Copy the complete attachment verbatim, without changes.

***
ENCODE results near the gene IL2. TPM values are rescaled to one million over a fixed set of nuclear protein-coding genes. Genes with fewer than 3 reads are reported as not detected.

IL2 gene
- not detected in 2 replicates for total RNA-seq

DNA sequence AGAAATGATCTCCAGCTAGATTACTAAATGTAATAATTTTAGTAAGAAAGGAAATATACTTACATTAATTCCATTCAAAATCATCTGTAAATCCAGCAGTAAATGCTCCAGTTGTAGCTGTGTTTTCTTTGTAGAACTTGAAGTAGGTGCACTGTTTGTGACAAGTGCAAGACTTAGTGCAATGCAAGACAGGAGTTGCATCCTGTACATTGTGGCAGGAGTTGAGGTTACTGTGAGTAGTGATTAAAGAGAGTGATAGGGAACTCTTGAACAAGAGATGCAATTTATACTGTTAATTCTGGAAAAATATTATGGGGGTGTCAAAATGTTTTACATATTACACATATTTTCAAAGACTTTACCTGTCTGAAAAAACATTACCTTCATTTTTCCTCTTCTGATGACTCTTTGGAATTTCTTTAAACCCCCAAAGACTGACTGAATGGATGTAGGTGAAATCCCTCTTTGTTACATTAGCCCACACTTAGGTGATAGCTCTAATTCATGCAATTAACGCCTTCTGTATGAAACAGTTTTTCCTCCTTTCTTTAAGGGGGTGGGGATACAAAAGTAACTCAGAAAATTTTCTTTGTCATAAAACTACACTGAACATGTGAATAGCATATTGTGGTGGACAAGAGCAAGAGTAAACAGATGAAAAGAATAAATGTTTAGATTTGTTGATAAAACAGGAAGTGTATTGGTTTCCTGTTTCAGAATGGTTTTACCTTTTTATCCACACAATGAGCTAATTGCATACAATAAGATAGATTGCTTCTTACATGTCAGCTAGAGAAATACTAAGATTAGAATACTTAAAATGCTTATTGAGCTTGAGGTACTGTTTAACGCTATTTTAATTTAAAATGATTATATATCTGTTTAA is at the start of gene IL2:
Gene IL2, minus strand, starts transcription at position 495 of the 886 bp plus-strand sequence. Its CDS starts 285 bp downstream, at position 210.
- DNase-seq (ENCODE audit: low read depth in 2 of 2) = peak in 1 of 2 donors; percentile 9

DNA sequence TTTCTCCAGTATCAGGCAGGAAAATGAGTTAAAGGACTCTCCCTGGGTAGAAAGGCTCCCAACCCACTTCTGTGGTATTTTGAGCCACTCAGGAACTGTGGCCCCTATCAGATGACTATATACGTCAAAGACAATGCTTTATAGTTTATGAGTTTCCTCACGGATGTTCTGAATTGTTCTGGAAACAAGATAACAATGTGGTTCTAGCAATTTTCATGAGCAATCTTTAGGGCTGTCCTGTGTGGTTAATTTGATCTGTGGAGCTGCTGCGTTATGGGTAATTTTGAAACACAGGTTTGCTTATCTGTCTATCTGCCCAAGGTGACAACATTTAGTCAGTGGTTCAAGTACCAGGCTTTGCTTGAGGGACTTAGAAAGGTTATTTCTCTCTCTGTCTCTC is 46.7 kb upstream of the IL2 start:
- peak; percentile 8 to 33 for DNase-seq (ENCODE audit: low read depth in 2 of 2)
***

ENCODE results near the gene IL2. TPM values are rescaled to one million over a fixed set of nuclear protein-coding genes. Genes with fewer than 3 reads are reported as not detected.

IL2 gene
- not detected in 2 replicates for total RNA-seq

DNA sequence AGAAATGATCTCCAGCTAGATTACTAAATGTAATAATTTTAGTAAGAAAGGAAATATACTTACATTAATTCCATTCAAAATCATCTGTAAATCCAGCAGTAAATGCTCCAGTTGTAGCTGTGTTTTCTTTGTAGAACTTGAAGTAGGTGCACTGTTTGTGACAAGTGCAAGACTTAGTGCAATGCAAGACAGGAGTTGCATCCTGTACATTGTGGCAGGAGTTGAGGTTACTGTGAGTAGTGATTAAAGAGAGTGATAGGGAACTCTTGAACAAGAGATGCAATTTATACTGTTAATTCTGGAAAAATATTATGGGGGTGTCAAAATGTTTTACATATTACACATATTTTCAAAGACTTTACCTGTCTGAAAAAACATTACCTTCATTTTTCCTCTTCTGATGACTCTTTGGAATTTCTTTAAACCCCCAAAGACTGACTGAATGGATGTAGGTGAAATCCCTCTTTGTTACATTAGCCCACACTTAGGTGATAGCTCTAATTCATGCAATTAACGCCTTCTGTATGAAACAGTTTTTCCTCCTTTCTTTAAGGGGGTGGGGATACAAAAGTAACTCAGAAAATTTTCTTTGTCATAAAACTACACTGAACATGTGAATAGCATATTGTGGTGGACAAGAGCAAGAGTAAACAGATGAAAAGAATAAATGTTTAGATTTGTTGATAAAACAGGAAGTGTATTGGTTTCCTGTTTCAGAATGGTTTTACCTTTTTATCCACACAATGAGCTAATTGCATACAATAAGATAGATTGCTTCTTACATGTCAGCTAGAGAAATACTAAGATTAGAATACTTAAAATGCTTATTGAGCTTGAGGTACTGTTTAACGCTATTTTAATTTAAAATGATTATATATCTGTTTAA is at the start of gene IL2:
Gene IL2, minus strand, starts transcription at position 495 of the 886 bp plus-strand sequence. Its CDS starts 285 bp downstream, at position 210.
- DNase-seq (ENCODE audit: low read depth in 2 of 2) = peak in 1 of 2 donors; percentile 9

DNA sequence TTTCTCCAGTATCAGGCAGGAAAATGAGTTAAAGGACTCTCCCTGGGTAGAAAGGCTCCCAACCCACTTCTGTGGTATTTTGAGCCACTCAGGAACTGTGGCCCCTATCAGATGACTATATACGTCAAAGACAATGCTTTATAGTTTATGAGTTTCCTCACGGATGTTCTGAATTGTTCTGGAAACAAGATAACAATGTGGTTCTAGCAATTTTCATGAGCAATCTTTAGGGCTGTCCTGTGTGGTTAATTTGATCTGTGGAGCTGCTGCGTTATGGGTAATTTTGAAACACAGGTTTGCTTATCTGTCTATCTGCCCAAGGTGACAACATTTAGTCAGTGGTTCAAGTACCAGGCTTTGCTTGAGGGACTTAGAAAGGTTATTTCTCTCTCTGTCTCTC is 46.7 kb upstream of the IL2 start:
- peak; percentile 8 to 33 for DNase-seq (ENCODE audit: low read depth in 2 of 2)